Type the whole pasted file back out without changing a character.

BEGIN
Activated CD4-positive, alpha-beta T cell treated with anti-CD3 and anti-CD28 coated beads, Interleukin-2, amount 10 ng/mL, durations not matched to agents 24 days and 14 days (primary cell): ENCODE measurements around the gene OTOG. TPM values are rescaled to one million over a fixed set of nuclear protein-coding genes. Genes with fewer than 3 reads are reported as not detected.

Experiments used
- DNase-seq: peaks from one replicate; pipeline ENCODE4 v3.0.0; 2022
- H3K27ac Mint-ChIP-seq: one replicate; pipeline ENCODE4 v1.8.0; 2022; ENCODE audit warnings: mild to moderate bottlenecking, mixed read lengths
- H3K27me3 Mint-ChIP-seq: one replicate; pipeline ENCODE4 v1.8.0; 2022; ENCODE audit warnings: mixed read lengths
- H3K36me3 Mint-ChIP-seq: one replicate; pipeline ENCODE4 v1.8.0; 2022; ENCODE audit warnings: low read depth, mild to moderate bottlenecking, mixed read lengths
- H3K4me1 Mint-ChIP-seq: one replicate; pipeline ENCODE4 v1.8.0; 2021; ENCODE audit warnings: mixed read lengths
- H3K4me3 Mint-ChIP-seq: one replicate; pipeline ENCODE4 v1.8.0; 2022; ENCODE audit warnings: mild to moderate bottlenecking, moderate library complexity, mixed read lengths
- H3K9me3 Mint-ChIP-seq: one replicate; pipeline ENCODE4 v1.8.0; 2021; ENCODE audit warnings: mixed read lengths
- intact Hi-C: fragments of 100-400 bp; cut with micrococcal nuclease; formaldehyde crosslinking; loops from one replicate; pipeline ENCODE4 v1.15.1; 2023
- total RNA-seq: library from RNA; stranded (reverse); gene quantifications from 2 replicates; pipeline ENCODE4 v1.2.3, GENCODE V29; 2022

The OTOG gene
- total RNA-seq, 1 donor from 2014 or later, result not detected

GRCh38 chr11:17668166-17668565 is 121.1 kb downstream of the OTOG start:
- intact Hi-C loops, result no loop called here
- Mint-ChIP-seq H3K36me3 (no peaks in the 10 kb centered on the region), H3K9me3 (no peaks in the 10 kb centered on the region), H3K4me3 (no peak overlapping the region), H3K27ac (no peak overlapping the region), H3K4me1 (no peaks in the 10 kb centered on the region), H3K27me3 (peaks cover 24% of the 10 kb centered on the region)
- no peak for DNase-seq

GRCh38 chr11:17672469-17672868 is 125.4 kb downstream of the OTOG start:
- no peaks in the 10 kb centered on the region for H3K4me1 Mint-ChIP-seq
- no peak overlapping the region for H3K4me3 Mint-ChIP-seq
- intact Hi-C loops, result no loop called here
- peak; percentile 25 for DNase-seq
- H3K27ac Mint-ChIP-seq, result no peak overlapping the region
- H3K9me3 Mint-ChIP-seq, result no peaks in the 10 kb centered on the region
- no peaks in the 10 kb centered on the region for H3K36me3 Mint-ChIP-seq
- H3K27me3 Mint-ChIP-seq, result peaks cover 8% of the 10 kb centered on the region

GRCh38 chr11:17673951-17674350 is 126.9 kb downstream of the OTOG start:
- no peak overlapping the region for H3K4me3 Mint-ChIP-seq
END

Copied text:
Activated CD4-positive, alpha-beta T cell treated with anti-CD3 and anti-CD28 coated beads, Interleukin-2, amount 10 ng/mL, durations not matched to agents 24 days and 14 days (primary cell): ENCODE measurements around the gene OTOG. TPM values are rescaled to one million over a fixed set of nuclear protein-coding genes. Genes with fewer than 3 reads are reported as not detected.

Experiments used
- DNase-seq: peaks from one replicate; pipeline ENCODE4 v3.0.0; 2022
- H3K27ac Mint-ChIP-seq: one replicate; pipeline ENCODE4 v1.8.0; 2022; ENCODE audit warnings: mild to moderate bottlenecking, mixed read lengths
- H3K27me3 Mint-ChIP-seq: one replicate; pipeline ENCODE4 v1.8.0; 2022; ENCODE audit warnings: mixed read lengths
- H3K36me3 Mint-ChIP-seq: one replicate; pipeline ENCODE4 v1.8.0; 2022; ENCODE audit warnings: low read depth, mild to moderate bottlenecking, mixed read lengths
- H3K4me1 Mint-ChIP-seq: one replicate; pipeline ENCODE4 v1.8.0; 2021; ENCODE audit warnings: mixed read lengths
- H3K4me3 Mint-ChIP-seq: one replicate; pipeline ENCODE4 v1.8.0; 2022; ENCODE audit warnings: mild to moderate bottlenecking, moderate library complexity, mixed read lengths
- H3K9me3 Mint-ChIP-seq: one replicate; pipeline ENCODE4 v1.8.0; 2021; ENCODE audit warnings: mixed read lengths
- intact Hi-C: fragments of 100-400 bp; cut with micrococcal nuclease; formaldehyde crosslinking; loops from one replicate; pipeline ENCODE4 v1.15.1; 2023
- total RNA-seq: library from RNA; stranded (reverse); gene quantifications from 2 replicates; pipeline ENCODE4 v1.2.3, GENCODE V29; 2022

The OTOG gene
- total RNA-seq, 1 donor from 2014 or later, result not detected

GRCh38 chr11:17668166-17668565 is 121.1 kb downstream of the OTOG start:
- intact Hi-C loops, result no loop called here
- Mint-ChIP-seq H3K36me3 (no peaks in the 10 kb centered on the region), H3K9me3 (no peaks in the 10 kb centered on the region), H3K4me3 (no peak overlapping the region), H3K27ac (no peak overlapping the region), H3K4me1 (no peaks in the 10 kb centered on the region), H3K27me3 (peaks cover 24% of the 10 kb centered on the region)
- no peak for DNase-seq

GRCh38 chr11:17672469-17672868 is 125.4 kb downstream of the OTOG start:
- no peaks in the 10 kb centered on the region for H3K4me1 Mint-ChIP-seq
- no peak overlapping the region for H3K4me3 Mint-ChIP-seq
- intact Hi-C loops, result no loop called here
- peak; percentile 25 for DNase-seq
- H3K27ac Mint-ChIP-seq, result no peak overlapping the region
- H3K9me3 Mint-ChIP-seq, result no peaks in the 10 kb centered on the region
- no peaks in the 10 kb centered on the region for H3K36me3 Mint-ChIP-seq
- H3K27me3 Mint-ChIP-seq, result peaks cover 8% of the 10 kb centered on the region

GRCh38 chr11:17673951-17674350 is 126.9 kb downstream of the OTOG start:
- no peak overlapping the region for H3K4me3 Mint-ChIP-seq